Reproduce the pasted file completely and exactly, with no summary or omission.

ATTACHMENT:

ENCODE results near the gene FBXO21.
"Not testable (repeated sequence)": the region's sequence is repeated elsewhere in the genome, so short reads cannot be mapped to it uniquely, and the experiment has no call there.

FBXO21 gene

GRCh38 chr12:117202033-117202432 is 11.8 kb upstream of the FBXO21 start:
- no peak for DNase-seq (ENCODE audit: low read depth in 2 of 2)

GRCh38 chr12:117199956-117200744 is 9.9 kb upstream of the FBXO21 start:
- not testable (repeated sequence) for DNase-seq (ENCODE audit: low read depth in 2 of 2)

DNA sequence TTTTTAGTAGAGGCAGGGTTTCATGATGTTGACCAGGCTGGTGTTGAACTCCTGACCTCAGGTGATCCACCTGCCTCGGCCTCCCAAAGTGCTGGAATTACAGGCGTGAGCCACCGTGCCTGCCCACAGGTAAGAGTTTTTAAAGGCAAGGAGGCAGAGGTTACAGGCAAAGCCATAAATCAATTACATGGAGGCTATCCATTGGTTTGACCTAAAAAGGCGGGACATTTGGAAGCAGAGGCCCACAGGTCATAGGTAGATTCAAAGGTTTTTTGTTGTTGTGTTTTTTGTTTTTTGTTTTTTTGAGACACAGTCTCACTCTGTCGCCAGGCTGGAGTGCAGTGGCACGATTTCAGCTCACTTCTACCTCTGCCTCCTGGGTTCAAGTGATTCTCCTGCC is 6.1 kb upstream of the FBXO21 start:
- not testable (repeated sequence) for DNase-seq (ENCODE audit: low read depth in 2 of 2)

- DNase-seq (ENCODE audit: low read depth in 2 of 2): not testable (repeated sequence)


ENCODE results near the gene FBXO21.
"Not testable (repeated sequence)": the region's sequence is repeated elsewhere in the genome, so short reads cannot be mapped to it uniquely, and the experiment has no call there.

FBXO21 gene

GRCh38 chr12:117202033-117202432 is 11.8 kb upstream of the FBXO21 start:
- no peak for DNase-seq (ENCODE audit: low read depth in 2 of 2)

GRCh38 chr12:117199956-117200744 is 9.9 kb upstream of the FBXO21 start:
- not testable (repeated sequence) for DNase-seq (ENCODE audit: low read depth in 2 of 2)

DNA sequence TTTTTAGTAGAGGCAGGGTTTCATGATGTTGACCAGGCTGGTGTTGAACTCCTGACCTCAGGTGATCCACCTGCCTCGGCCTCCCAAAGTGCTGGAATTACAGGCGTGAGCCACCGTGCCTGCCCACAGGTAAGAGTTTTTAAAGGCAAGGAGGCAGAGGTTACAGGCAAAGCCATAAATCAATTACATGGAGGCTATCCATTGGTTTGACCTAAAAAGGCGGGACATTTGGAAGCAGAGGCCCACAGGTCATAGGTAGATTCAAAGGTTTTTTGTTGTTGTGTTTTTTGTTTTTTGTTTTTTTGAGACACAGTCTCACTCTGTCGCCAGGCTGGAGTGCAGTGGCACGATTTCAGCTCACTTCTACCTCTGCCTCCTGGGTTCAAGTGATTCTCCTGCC is 6.1 kb upstream of the FBXO21 start:
- not testable (repeated sequence) for DNase-seq (ENCODE audit: low read depth in 2 of 2)

- DNase-seq (ENCODE audit: low read depth in 2 of 2): not testable (repeated sequence)